Taking place primarily in Atlanta What to Expect bounces back and forth between a handful of couples with babies on the brain: Wendy (Elizabeth Banks) and Gary (Ben Falcone) are desperately trying to get pregnant while Gary's NASCAR legend father Ramsey (Dennis Quaid) is (frustratingly) having no problem with his trophy wife Skyler (Brooklyn Decker); Weight loss TV personality Jules (Cameron Diaz) takes home the top prize at a celeb dance-off at the same time she discovers she's carrying her dance partner Evan's (Matthew Morrison) child; Holly (Jennifer Lopez) and Alex (Rodrigo Santoro) are finally ready to take the plunge into the world of adoption but the actual process turns out to be an uphill battle; and Rosie (Anna Kendrick) a food truck owner has a wild night out with her competition (and former flame) Marco (Chace Crawford) that puts them both in a difficult situation. If you guessed she's pregnant you'd be correct.
What to Expect's DNA is a closer to match Woody Allen's Every Thing You Always Wanted to Know About Sex *But Were Afraid to Ask than anything out of the generic rom-com playbook. The screenplay from Heather Hach and Shauna Crossm is sharp with even the silliest and most expected gags landing thanks to the comedic talents of Banks Diaz Kendrick and the wicked rapport of the "Dude's Group " sporting Chris Rock Thomas Lennon Rob Huebel Amir Talai and Joe Manganiello. Even Decker who outshines her costars in Battleship holds her own taking the bubbly blonde to a whole other level
The movie makes a bold move to mix the less shiny moments of pregnancy in with the broad comedy and the results are mixed. Rosie and Marco's struggle with their accidental pregnancy takes a dramatic turn that doesn't feel earned in the grand scheme of things. Kendrick handles it with grace but pregnancy in its darkest moments require breathing room and with so many stories to juggle What to Expect can't afford it. Jennifer Lopez is the movie's biggest weakness a thread that never digs deep (or illicit laughs) from the roller coaster ride of adoption. The couple's predicament forces J.Lo to stick mostly to pouting and is completely overshadowed by the movie's highlights.
Thankfully those highlights are plentiful. Whether Diaz is spoofing Biggest Loser with her satirical take on TV personalities Banks is having a meltdown during her keynote at a baby expo or Rock is delivering a profanity-laden soliloquy on why dads need to man up What to Expect keeps laughs coming. Hollywood rarely gives birth to a comedy that's both hilarious and honest. What to Expect hits both chords defying expectations.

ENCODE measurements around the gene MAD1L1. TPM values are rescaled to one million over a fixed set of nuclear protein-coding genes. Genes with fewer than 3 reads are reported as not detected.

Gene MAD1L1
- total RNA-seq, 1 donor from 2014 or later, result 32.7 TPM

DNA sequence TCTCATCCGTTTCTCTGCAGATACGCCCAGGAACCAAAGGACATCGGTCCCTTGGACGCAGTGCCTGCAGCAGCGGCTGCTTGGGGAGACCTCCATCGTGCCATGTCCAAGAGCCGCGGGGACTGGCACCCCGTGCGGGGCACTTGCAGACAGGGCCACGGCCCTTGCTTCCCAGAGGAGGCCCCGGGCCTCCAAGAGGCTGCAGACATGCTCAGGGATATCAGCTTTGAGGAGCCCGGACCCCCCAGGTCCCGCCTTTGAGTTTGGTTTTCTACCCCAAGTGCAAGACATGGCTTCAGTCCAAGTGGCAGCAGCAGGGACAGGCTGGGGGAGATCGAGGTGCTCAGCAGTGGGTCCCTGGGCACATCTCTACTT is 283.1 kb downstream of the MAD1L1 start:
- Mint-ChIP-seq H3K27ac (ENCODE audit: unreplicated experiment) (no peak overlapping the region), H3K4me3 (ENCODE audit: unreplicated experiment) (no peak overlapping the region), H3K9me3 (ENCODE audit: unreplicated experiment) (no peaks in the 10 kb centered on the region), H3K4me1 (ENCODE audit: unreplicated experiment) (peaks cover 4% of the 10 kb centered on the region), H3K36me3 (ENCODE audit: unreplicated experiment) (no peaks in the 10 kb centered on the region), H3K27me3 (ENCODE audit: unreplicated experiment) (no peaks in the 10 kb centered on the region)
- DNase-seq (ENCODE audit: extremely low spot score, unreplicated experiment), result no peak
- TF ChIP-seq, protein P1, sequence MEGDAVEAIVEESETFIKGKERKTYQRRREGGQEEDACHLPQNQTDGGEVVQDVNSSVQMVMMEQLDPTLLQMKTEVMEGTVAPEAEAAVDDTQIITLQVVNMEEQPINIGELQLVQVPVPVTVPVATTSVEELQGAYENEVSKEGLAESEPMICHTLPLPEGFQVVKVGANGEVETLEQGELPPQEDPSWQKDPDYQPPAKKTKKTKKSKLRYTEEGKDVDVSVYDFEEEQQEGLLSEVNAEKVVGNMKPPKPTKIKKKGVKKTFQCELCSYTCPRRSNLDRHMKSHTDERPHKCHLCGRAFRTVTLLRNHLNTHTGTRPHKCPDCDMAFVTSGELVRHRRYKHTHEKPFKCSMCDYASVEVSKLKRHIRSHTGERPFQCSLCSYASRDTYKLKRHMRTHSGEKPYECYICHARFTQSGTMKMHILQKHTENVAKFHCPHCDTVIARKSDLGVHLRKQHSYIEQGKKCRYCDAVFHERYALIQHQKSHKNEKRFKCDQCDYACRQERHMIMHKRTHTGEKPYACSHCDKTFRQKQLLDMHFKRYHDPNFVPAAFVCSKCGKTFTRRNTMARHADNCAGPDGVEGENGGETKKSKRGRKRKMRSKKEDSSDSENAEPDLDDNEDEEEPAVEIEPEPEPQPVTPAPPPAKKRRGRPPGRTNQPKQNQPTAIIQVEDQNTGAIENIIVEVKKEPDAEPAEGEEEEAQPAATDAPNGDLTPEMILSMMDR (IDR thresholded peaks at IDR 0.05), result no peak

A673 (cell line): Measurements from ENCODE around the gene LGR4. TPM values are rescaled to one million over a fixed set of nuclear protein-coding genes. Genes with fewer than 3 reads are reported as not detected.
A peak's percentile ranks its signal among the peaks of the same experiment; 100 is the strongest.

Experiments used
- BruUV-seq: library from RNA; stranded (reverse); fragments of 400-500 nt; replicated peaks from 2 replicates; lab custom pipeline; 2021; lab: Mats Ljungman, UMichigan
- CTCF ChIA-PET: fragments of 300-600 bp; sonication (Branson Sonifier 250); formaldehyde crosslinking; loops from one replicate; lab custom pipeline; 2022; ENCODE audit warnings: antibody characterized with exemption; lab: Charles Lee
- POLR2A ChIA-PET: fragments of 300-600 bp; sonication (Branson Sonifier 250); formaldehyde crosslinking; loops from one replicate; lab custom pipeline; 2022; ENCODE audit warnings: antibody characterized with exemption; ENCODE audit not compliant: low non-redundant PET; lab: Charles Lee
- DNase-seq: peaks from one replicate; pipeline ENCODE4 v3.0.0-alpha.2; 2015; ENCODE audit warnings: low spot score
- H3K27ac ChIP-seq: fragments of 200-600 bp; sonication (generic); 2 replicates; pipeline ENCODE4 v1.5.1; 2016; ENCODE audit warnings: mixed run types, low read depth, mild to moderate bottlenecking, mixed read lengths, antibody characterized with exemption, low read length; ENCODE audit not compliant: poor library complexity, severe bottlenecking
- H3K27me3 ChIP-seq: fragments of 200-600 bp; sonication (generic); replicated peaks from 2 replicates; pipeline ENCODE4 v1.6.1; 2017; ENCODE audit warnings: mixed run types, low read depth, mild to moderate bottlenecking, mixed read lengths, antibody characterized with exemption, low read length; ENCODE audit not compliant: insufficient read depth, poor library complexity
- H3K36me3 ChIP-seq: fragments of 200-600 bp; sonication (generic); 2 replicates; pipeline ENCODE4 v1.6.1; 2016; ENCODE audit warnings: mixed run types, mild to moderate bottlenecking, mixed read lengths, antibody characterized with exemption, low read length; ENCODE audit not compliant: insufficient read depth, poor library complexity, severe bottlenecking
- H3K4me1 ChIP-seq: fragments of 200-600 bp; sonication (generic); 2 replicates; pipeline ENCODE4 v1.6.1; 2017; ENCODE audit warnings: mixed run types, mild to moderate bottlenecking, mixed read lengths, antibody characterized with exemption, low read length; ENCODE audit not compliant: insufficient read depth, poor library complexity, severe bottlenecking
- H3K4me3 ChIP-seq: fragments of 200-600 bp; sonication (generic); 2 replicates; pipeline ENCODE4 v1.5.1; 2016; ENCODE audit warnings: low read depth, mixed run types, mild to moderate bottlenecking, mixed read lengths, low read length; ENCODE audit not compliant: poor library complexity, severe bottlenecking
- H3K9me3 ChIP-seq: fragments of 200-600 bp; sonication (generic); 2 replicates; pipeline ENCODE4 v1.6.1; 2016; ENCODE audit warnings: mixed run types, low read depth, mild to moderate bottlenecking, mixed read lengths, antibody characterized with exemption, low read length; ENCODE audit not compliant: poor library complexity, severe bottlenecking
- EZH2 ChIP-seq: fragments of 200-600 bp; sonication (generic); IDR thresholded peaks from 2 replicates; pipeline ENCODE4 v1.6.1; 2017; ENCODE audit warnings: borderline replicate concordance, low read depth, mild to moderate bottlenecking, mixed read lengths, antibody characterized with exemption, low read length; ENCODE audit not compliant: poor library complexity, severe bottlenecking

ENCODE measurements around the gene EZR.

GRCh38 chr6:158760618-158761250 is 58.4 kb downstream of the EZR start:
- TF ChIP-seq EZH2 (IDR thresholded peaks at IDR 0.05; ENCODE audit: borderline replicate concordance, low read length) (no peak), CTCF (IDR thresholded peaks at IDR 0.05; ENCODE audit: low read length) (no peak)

Charlie (Michael Douglas) has been a mess for quite a while. A jazz musician who has battled schizophrenia and manic depression for years has spent the last couple living in a mental hospital. His 16-year-old daughter Miranda (Evan Rachel Wood) has been living on her own in the family home (mom is long gone) having quit school and gone to work at McDonald’s to make ends meet. When Charlie is released and comes home the pair begins to tentatively rebuild their relationship. The good news is that Charlie is taking his meds and handling the real world reasonably well; the bad is that he’s developed an obsession with a legendary cache of Spanish gold doubloons reportedly buried near their dusty California home. When Charlie begins to convince Miranda that he really isn’t crazy--at least when it comes to the treasure--together they begin a Don Quixote-like journey that cements their fractured relationship back together. Forget Michael Douglas as Gordon Gekko the ultra-smooth Wall Street guy or as dashing Jack Colton of Romancing the Stone fame. These days Douglas now 62 has said he needs a really good reason to leave his family so this role where he can play a scraggly bearded wild-eyed edge-of-nuts guy is just the ticket. Douglas gives one of his best performances ever as Charlie striking just the right balance of intellect insanity and inherent love for his no-longer-little girl. Plus the man whose on-screen persona has often been all about male vanity is anything but that in King of California. He’s a scrawny whippet of a guy rather than a hunky leading man and it’s a transformation that just may get him another Academy Award nomination. Meanwhile 20-year-old Evan Rachel Wood proves that she really is an acting force to be reckoned with giving a gently nuanced performance as a girl who has had to grow up way too soon yet still completely loves the father who has struggled to care for her as he struggles with his personal demons. First-time writer/director Mike Cahill has done a first-rate job of bringing this quirky funny and slightly poignant story to the screen. Perhaps the reason he’s been so successful is in the company he keeps. A film-school friend of Oscar-winner Alexander Payne (Sideways About Schmidt) Cahill enlisted his producing help for his film along with Payne’s Sideways partner Michael London. King of California bears Cahill’s own stamp however--a combination of terrific visuals that often make wry satiric statements deftly melded with an assortment of memorable characters and situations. Perhaps his biggest strength is in the casting of the film in his choice of the two talented actors who bring a believability and sense of real family ties to their roles. With King of California Cahill begins what looks to be a long and beautiful friendship with moviegoers who love to be transported to interesting and funny places.